Convection-enhanced delivery of M13 bacteriophage to the brain

Laboratory investigation

View More View Less
  • 1 Surgical Neurology Branch, National Institute of Neurological Disorders and Stroke; and
  • 2 Laboratory of Neuropsychology, National Institute of Mental Health, National Institutes of Health, Bethesda, Maryland
Restricted access

Purchase Now

USD  $45.00

JNS + Pediatrics - 1 year subscription bundle (Individuals Only)

USD  $505.00

JNS + Pediatrics + Spine - 1 year subscription bundle (Individuals Only)

USD  $600.00
Print or Print + Online

Object

Recent studies indicate that M13 bacteriophage, a very large nanoparticle, binds to β-amyloid and α-synuclein proteins, leading to plaque disaggregation in models of Alzheimer and Parkinson disease. To determine the feasibility, safety, and characteristics of convection-enhanced delivery (CED) of M13 bacteriophage to the brain, the authors perfused primate brains with bacteriophage.

Methods

Four nonhuman primates underwent CED of M13 bacteriophage (900 nm) to thalamic gray matter (4 infusions) and frontal white matter (3 infusions). Bacteriophage was coinfused with Gd-DTPA (1 mM), and serial MRI studies were performed during infusion. Animals were monitored for neurological deficits and were killed 3 days after infusion. Tissues were analyzed for bacteriophage distribution.

Results

Real-time T1-weighted MRI studies of coinfused Gd-DTPA during infusion demonstrated a discrete region of perfusion in both thalamic gray and frontal white matter. An MRI-volumetric analysis revealed that the mean volume of distribution (Vd) to volume of infusion (Vi) ratio of M13 bacteriophage was 2.3 ± 0.2 in gray matter and 1.9 ± 0.3 in white matter. The mean values are expressed ± SD. Immunohistochemical analysis demonstrated mean Vd:Vi ratios of 2.9 ± 0.2 in gray matter and 2.1 ± 0.3 in white matter. The Gd-DTPA accurately tracked M13 bacteriophage distribution (the mean difference between imaging and actual bacteriophage Vd was insignificant [p > 0.05], and was –2.2% ± 9.9% in thalamic gray matter and 9.1% ± 9.5% in frontal white matter). Immunohistochemical analysis revealed evidence of additional spread from the initial delivery site in white matter (mean Vd:Vi, 16.1 ± 9.1). All animals remained neurologically intact after infusion during the observation period, and histological studies revealed no evidence of toxicity.

Conclusions

The CED method can be used successfully and safely to distribute M13 bacteriophage in the brain. Furthermore, additional white matter spread after infusion cessation enhances distribution of this large nanoparticle. Real-time MRI studies of coinfused Gd-DTPA (1 mM) can be used for accurate tracking of distribution during infusion of M13 bacteriophage.

Abbreviations used in this paper:AAV = adenoma-associated virus; AD = Alzheimer disease; CED = convection-enhanced delivery; PBS = phosphate-buffered saline; PD = Parkinson disease; Vd = volume of distribution; Vi = volume of infusion.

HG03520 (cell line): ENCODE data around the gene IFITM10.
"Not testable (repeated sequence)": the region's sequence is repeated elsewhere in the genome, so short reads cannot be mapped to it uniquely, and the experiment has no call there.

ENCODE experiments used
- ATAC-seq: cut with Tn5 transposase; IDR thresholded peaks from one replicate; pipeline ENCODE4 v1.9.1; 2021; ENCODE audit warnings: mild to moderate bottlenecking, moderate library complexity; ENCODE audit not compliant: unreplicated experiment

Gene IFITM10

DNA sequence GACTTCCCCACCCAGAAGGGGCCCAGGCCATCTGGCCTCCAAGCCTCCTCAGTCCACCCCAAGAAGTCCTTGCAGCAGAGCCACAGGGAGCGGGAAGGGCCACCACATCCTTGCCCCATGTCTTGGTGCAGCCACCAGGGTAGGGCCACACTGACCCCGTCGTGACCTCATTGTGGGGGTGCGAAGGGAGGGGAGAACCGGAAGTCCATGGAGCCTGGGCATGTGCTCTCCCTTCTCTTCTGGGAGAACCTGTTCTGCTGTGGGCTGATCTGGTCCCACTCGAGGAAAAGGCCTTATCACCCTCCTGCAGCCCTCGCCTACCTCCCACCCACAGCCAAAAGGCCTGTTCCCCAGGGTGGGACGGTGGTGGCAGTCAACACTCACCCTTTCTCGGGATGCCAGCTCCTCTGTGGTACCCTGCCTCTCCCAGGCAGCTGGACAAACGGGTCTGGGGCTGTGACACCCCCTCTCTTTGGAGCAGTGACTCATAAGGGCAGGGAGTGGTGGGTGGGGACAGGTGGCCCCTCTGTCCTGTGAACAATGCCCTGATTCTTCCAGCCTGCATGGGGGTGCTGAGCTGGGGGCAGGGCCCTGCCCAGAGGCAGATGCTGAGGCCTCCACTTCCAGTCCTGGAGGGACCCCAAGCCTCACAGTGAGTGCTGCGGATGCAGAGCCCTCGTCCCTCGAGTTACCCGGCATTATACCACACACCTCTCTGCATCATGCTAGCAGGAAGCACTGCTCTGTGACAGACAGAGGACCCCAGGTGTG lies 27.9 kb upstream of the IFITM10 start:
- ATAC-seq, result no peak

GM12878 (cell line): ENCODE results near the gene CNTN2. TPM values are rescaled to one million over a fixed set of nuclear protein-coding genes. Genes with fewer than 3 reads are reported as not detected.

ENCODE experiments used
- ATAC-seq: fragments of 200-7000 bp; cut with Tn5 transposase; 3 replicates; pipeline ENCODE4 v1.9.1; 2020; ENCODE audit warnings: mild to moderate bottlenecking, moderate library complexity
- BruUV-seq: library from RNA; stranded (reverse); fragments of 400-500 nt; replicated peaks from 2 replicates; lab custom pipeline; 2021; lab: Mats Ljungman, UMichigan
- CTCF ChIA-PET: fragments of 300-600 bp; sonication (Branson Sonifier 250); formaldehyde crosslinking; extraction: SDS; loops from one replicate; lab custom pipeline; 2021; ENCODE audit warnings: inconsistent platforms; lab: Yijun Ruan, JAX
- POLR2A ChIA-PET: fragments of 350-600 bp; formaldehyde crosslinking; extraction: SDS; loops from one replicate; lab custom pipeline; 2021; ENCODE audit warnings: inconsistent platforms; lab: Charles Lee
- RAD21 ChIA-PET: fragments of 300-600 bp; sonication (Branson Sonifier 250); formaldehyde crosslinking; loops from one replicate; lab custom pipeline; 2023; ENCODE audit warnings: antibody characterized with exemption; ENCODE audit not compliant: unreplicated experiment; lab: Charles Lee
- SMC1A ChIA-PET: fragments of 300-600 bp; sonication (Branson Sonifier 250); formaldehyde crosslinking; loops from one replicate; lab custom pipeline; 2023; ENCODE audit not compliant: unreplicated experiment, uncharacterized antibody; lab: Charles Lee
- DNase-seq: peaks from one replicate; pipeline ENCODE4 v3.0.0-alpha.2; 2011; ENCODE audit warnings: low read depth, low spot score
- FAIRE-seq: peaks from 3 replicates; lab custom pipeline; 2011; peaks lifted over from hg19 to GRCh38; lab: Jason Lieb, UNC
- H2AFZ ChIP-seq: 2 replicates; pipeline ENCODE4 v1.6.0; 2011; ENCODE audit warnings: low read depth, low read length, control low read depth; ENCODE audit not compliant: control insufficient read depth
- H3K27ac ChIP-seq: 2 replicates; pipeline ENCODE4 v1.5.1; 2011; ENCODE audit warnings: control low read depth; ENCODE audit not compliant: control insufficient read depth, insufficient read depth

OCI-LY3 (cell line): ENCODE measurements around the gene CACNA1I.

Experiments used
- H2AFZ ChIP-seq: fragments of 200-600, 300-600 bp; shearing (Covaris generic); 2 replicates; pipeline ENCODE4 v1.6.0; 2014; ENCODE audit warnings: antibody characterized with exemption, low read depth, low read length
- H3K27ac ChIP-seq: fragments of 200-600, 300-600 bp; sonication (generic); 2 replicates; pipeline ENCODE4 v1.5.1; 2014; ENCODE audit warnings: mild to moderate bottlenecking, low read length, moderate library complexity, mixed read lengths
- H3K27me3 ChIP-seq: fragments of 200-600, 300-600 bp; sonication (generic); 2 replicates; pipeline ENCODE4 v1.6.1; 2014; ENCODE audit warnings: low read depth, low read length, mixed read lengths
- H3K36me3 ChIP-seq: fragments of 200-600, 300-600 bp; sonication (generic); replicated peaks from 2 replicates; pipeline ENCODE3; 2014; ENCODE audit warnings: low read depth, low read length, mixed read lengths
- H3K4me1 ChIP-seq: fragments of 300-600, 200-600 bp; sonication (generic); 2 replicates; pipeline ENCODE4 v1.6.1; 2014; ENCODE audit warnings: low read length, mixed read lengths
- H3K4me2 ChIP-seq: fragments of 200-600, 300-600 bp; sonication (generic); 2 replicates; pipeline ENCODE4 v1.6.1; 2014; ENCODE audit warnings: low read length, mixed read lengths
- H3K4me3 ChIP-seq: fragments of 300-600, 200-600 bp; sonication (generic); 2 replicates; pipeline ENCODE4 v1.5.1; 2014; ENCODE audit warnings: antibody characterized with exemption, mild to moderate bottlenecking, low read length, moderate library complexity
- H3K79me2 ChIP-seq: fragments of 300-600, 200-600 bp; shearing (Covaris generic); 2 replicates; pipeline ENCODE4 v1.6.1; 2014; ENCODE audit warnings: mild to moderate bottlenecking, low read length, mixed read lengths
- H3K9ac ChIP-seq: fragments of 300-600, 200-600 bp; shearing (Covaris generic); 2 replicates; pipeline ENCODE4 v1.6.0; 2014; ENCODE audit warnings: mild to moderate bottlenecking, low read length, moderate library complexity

JNS + Pediatrics - 1 year subscription bundle (Individuals Only)

USD  $505.00

JNS + Pediatrics + Spine - 1 year subscription bundle (Individuals Only)

USD  $600.00

Contributor Notes

Address correspondence to: Russell R. Lonser, M.D., Surgical Neurology Branch, National Institute of Neurological Disorders and Stroke, National Institutes of Health, 10 Center Drive, Building 10, Room 3D20, Bethesda, Maryland 20892-1414. email: lonserr@ninds.nih.gov.

Please include this information when citing this paper: published online May 18, 2012; DOI: 10.3171/.2012.4.JNS111528.

  • 1

    Alzheimer's and Parkinson's diseases: advances, concepts and new challenges. Proceedings of the 9th International Conference on Alzheimer's and Parkinson's Diseases. Prague, Czech Republic March 11–15, 2009. Neurodegener Dis 7:5215, 2010

    • Search Google Scholar
    • Export Citation
  • 2

    Asthagiri AR, , Walbridge S, , Heiss JD, & Lonser RR: Effect of concentration on the accuracy of convective imaging distribution of a gadolinium-based surrogate tracer. Laboratory investigation. J Neurosurg 115:467473, 2011

    • Search Google Scholar
    • Export Citation
  • 3

    Bankiewicz KS, , Eberling JL, , Kohutnicka M, , Jagust W, , Pivirotto P, & Bringas J, : Convection-enhanced delivery of AAV vector in parkinsonian monkeys; in vivo detection of gene expression and restoration of dopaminergic function using pro-drug approach. Exp Neurol 164:214, 2000

    • Search Google Scholar
    • Export Citation
  • 4

    Bobo RH, , Laske DW, , Akbasak A, , Morrison PF, , Dedrick RL, & Oldfield EH: Convection-enhanced delivery of macromolecules in the brain. Proc Natl Acad Sci U S A 91:20762080, 1994

    • Search Google Scholar
    • Export Citation
  • 5

    Chen MY, , Hoffer A, , Morrison PF, , Hamilton JF, , Hughes J, & Schlageter KS, : Surface properties, more than size, limiting convective distribution of virus-sized particles and viruses in the central nervous system. J Neurosurg 103:311319, 2005

    • Search Google Scholar
    • Export Citation
  • 6

    Croteau D, , Walbridge S, , Morrison PF, , Butman JA, , Vortmeyer AO, & Johnson D, : Real-time in vivo imaging of the convective distribution of a low-molecular-weight tracer. J Neurosurg 102:9097, 2005